Little Bits of History

St. Katharine Docks

Posted in History by patriciahysell on October 25, 2014
St. Katharine Docks

St. Katharine Docks

October 25, 1828: St. Katharine Docks open in London. The docks were located on the north side of the River Thames in the London Borough of Tower Hamlets. They served London’s commercial interests and were just east of the Tower of London and Tower Bridge. They were part of the Port of London in an area today called the Docklands. Until the beginning of the nineteenth century. All shipping along the river was handled by the Port of London. All cargoes had to be delivered there for inspection and assessment by Customs Officers, leading locals to dub the area the “Legal Quays”. Between 1750 and 1796, trade increased and the docks became overcrowded. Both the number of ships and amount of cargo nearly tripled from 1,682 ships to 3,663 and 234,639 tons of goods mid-century to 620,845 by the end of the 1700s.

The St. Katharine Docks took their name from a former hospital of the same name which had been built in the twelfth century. St. Katharine’s by the Tower was also a church founded in 1147. The buildings were torn down to accommodate the increased need for more docks in the area. Twenty-three acres was earmarked for redevelopment by an Act of Parliament in 1825 and construction of the docks began in 1827. About 1,250 houses were torn down along with the church/hospital and 11,300 inhabitants were evicted from shabby, slum housing. Most of these were port workers and they received no compensation for their losses. Property owners (slumlords) did receive some compensation.

Thomas Telford was the engineer responsible for the project – his only major project in London. The docks were built from two linked basins in order to provide as much quayside as possible. Both basins were accessed via a lock from the Thames. Because of the new steam engines, the water level was kept about four feet higher than the tidal river. In order to minimize the activity on land, Telford built warehouses as close as possible. These, designed by Philip Hardwick, were filled directly from ships rather than with a way station.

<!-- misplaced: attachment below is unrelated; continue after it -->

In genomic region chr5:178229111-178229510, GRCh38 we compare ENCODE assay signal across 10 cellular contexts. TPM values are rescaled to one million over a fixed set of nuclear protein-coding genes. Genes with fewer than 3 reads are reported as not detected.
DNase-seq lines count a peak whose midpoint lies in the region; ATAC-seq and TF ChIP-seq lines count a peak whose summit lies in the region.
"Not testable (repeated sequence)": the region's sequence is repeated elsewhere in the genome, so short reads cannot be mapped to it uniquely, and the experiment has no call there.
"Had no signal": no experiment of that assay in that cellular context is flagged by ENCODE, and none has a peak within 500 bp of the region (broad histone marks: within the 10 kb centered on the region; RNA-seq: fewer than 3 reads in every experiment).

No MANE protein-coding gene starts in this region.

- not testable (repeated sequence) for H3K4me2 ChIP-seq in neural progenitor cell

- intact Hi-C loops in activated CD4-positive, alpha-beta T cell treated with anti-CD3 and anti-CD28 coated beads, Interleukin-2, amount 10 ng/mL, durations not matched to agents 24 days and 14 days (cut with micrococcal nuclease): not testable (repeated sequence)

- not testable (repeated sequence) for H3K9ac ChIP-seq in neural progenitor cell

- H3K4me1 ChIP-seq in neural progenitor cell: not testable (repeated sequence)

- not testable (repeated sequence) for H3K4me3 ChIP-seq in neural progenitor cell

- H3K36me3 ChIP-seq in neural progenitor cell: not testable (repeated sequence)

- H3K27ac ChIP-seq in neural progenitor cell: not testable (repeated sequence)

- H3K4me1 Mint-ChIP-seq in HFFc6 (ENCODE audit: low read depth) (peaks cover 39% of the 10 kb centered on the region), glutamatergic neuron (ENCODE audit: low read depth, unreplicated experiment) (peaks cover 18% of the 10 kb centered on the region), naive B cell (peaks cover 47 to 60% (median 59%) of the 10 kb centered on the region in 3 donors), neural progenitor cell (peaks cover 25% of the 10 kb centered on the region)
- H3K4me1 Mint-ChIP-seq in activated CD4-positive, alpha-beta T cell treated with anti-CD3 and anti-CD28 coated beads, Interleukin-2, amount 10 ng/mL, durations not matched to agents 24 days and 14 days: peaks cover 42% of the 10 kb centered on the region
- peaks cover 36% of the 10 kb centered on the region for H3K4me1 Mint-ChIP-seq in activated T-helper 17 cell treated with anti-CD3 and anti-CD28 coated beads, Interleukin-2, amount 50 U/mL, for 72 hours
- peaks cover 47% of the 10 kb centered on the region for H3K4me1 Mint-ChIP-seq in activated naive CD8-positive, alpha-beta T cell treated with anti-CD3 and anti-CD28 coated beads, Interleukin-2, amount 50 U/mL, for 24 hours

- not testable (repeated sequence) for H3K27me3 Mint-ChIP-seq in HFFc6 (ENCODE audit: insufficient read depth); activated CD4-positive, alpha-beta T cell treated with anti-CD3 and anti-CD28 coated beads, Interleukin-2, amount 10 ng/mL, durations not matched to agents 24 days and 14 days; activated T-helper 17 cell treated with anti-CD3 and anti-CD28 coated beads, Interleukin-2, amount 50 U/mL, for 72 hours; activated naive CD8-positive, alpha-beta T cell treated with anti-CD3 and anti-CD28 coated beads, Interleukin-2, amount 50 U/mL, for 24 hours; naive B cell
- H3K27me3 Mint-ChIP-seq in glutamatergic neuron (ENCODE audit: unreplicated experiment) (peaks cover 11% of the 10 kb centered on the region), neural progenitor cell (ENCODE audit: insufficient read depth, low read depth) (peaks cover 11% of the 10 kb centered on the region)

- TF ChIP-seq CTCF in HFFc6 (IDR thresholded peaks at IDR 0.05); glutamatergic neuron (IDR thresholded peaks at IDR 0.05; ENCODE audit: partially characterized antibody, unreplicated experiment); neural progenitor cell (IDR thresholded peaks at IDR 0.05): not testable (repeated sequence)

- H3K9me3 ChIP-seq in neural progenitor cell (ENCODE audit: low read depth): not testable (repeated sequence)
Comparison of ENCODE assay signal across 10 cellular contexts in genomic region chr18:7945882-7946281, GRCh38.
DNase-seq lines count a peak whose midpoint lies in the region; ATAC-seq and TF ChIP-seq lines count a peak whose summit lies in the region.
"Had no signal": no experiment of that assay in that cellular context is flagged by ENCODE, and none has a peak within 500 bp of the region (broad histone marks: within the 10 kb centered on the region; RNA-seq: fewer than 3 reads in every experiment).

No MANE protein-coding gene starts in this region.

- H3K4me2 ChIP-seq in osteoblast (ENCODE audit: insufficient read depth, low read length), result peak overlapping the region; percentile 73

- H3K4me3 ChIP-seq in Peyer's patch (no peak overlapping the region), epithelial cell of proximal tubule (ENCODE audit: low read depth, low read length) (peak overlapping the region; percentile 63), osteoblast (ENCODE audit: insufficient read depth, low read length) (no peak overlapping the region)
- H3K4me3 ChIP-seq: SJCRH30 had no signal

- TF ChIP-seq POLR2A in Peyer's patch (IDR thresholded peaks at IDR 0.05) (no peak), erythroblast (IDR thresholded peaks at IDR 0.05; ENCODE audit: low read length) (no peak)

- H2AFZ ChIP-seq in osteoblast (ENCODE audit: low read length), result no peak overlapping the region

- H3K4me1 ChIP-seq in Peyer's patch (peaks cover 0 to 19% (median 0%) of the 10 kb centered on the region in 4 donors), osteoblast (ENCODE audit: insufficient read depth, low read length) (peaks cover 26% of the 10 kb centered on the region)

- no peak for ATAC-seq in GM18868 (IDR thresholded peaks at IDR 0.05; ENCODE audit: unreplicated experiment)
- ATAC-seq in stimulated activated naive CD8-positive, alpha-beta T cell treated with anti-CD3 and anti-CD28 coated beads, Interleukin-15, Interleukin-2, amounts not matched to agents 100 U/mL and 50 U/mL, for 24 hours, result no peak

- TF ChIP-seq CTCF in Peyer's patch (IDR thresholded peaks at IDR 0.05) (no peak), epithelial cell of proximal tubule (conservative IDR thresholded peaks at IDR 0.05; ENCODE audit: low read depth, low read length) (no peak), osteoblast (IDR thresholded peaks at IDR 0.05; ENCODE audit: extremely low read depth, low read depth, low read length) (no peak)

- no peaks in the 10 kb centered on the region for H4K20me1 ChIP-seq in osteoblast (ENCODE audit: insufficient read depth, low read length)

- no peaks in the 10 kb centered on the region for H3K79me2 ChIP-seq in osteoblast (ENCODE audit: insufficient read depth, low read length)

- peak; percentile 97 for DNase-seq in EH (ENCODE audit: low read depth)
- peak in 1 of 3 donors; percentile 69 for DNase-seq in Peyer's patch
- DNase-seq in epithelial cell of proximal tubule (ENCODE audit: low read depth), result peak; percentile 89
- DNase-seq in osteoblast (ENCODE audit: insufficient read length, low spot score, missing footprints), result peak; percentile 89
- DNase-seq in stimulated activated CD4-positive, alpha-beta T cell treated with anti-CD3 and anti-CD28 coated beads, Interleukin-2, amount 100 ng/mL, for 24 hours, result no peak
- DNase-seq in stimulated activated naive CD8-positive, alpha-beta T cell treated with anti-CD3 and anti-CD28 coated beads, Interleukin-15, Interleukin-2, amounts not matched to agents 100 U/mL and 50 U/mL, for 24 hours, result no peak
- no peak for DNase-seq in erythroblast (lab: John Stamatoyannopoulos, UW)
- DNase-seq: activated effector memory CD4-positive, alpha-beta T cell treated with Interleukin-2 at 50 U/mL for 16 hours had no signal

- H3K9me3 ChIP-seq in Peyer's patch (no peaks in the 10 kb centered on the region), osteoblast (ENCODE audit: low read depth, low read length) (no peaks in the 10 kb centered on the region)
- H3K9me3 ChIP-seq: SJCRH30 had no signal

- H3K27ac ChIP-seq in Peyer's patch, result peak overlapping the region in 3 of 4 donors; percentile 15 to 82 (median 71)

The docks were officially opened on this day. They were not a commercial success. Larger ships were not able to access them. They were amalgamated in 1864 with the nearby London Docks. In 1909, the Port of London Authority took over management. The docks were severely damaged during World War II from the German bombing of the city. Because of their restrictive size limitations, they were among the first of London’s docks to be closed in 1968 and the site was leased to developers. Most of the warehouses were demolished and replaced by modern commercial buildings and the docks themselves have been turned into a marina.

If one does not know to which port one is sailing, no wind is favorable. – Lucius Annaeus Seneca

To reach a port, we must sail – sail, not tie at anchor – sail, not drift. – Franklin D. Roosevelt

It is not the going out of port, but the coming in, that determines the success of a voyage. – Henry Ward Beecher

I’m like a ship captain: I have a woman in every port. – Henrique Capriles Radonski

Also on this day: Who Blinked? – In 1962, the Cuban Missile Crisis confrontation between Adlai Stevenson and Valerian Zorin took place.
George, George, George – In 1760, George III began his reign in England.
Nuke It – In 1955, microwaves became available for home use.
Fox River Grove – In 1995, a train hit a bus stopped at a red light.

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